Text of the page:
TUESDAY, Dec. 25, 2007 - Nancy Salomon

Tuesday, December 25, 2007

Relative difficulty: Medium

THEME: "Merry Christmas" in different languages

First of all, Merry Christmas to you all (those of you who are still bothering to keep up with crosswords and my blog over the Holidays). It's a gray day and the furnace is doing this new thing where pipes bang violently like the house is haunted by angry and / or four-year-old ghosts. But still, it's a lovely day because I get to drink coffee and eat orange rolls and open presents with my family, woo hoo.

Today's puzzle was a bit ho-hum rather than ho-ho-ho, but it did give me one great new language-related adventure: GLAEDELIG JUL! Mother of pearl! That just looked like nonsense to me. With every new cross, I kept expecting the phrase to become familiar, or at least semi-clear, but it never did. When I was done, I wondered what "GLAEDE LIGJUL" meant. Google told me that it meant virtually nothing. Then I noticed JUL and thought "JUL ... YULE ... yeah, that's probably where the word breaks, dumbass." And sure enough. Hamlet wishes you a Merry Christmas. My time: 6:01 (on paper, as all my times will be from now til tournament time). Sad. But whatever. I'm a patient man.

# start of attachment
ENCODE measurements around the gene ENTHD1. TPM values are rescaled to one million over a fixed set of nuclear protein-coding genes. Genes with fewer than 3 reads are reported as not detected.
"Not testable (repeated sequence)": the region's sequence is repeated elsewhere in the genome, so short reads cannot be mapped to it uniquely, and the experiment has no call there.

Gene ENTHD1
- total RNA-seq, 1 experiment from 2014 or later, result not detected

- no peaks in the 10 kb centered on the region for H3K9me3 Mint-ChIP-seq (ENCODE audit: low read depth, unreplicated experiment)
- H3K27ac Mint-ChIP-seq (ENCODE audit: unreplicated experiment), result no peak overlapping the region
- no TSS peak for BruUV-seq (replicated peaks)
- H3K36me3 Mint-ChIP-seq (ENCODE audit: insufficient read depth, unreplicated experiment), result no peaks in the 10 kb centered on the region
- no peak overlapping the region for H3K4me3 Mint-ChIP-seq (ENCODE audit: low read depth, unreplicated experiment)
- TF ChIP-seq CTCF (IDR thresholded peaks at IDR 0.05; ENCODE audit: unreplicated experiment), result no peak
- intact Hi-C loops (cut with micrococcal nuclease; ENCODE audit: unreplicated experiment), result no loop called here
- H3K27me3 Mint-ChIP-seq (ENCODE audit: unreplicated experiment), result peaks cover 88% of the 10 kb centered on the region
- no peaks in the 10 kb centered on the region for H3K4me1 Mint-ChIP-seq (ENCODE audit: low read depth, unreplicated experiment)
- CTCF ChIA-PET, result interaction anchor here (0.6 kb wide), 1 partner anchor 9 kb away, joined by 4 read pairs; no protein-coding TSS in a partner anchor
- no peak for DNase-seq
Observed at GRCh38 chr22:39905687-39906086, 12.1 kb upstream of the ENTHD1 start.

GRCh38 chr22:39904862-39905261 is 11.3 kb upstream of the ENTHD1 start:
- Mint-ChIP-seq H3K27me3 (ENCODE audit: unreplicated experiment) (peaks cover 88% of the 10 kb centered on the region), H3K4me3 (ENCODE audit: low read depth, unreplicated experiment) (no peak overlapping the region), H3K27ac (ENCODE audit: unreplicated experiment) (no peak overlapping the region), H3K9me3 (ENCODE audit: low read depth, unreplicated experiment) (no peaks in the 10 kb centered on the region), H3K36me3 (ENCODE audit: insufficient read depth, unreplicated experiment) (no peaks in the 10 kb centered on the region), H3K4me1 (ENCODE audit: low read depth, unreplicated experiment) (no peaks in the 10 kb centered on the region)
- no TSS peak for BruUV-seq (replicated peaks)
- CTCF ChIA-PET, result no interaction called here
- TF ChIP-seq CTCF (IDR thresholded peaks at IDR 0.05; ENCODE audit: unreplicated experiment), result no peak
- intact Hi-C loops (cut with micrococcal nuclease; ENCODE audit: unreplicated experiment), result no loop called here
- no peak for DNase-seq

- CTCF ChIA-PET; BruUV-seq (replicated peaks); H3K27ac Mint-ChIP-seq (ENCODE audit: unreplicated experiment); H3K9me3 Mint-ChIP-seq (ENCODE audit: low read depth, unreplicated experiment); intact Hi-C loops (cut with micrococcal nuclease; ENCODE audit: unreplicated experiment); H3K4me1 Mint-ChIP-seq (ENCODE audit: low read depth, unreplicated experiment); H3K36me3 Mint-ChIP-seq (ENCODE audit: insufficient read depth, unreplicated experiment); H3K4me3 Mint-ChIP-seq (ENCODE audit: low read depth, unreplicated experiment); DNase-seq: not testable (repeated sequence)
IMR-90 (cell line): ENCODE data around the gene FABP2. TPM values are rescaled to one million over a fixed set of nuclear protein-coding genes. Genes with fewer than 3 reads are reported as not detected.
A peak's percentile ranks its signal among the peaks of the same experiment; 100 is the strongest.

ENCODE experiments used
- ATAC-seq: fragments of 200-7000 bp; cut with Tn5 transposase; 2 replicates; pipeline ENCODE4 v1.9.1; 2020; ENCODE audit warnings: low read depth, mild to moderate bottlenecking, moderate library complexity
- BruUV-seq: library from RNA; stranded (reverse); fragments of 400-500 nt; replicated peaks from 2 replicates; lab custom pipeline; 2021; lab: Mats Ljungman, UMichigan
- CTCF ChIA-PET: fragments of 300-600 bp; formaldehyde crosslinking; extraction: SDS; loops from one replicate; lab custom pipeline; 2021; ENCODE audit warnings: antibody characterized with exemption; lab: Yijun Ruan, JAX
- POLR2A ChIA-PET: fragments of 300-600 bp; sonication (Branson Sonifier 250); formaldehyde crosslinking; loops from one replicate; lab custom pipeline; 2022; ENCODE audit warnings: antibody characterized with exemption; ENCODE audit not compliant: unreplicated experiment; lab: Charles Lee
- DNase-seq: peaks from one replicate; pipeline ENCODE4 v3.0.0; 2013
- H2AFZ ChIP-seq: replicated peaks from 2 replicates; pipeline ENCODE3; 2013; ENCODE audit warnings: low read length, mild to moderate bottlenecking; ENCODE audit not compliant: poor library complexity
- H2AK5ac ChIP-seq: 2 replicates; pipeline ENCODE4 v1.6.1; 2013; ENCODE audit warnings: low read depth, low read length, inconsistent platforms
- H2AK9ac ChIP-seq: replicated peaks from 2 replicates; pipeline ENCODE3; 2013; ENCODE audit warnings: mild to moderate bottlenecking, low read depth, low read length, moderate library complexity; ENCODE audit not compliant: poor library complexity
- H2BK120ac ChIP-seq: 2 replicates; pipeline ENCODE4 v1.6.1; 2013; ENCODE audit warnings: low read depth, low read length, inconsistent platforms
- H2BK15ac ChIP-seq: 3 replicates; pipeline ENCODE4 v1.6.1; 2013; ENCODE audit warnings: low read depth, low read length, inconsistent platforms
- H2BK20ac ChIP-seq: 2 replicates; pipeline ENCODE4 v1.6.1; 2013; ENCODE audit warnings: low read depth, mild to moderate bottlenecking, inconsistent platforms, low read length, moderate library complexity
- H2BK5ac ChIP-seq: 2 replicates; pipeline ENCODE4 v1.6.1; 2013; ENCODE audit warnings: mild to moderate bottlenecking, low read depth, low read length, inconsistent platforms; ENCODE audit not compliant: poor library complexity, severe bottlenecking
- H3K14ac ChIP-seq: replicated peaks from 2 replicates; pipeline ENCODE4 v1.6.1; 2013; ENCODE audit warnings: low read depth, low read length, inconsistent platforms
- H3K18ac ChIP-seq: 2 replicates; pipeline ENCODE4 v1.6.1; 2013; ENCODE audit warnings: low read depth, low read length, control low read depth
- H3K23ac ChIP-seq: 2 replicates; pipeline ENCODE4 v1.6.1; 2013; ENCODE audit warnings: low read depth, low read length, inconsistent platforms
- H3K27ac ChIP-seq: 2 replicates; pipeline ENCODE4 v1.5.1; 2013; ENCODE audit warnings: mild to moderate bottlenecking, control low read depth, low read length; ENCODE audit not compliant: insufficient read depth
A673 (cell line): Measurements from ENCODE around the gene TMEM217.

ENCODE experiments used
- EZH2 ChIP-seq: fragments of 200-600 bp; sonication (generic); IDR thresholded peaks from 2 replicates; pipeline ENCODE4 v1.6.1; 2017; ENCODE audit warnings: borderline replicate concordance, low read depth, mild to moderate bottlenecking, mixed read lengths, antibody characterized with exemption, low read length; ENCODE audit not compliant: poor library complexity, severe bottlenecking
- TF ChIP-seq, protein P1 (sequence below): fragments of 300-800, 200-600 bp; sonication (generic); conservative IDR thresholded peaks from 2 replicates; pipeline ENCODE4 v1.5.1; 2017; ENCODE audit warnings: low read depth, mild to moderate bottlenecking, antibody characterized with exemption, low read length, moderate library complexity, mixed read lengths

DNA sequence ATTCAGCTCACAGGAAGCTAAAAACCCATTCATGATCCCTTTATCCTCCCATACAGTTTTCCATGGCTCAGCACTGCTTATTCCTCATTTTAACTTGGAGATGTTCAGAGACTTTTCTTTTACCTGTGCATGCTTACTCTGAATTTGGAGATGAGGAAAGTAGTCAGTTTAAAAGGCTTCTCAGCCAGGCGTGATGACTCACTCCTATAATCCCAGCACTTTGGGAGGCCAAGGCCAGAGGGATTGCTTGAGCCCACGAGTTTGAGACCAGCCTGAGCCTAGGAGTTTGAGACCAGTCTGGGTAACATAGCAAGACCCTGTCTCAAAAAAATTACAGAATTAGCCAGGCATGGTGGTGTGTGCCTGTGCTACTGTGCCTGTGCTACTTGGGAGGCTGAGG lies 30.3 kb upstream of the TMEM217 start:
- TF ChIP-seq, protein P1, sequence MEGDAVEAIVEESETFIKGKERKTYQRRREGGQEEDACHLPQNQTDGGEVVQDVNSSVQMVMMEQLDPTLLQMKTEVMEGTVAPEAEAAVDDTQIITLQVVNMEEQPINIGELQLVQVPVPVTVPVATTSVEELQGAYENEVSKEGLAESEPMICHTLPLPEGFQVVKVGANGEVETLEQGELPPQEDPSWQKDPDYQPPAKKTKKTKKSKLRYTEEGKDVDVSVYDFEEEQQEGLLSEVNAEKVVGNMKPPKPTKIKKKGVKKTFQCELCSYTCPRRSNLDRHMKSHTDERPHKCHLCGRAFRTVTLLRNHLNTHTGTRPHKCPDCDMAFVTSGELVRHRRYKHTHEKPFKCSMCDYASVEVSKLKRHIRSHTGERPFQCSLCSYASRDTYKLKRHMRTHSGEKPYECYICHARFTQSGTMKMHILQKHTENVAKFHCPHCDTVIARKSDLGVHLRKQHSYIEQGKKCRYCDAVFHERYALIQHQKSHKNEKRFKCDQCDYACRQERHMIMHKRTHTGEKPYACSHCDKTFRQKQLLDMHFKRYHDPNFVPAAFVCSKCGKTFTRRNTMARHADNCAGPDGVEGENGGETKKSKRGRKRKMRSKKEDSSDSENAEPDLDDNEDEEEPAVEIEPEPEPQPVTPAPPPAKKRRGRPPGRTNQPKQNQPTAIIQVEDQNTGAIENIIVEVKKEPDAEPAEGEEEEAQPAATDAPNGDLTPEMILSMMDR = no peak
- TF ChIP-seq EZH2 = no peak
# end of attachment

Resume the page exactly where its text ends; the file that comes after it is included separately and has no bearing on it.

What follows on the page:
Theme answers:

  • 17A: "Merry Christmas" to the French (Joyeux Noel)
  • 29A: "Merry Christmas" to the Danes (pound your keyboard with your face! GLAEDELIG JUL!)
  • 47A: "Merry Christmas" to Spaniards (Feliz Navidad) - song will be in my head all day.
  • 64A: "Merry Christmas" to Italians (Buon Natale)

Blogger / my computer is Really slow this morning, so I'm gonna make this quick.

Bad start: HILTS for HAFTS (1A: Sword handles) followed by SHUN for SNUB (5D: Cold-shoulder), which is less explicable, but still understandable. So that slowed me down. I also tried to anticipate the answer to 10D: Car safety device by writing an "R" at the end: -BAR. Surely some kind of BAR would be used to protect your car. Like The Club. But no. AIRBAG.

Kwik Piks:

  • 14A: "One for My Baby" composer Harold (Arlen) - o great, now there's more than one ARLEN to keep track of!?
  • 10A: Wood-shaping tool (adze) - I gotta get me one of these. They appear so frequently in puzzles that their powers must be awesome.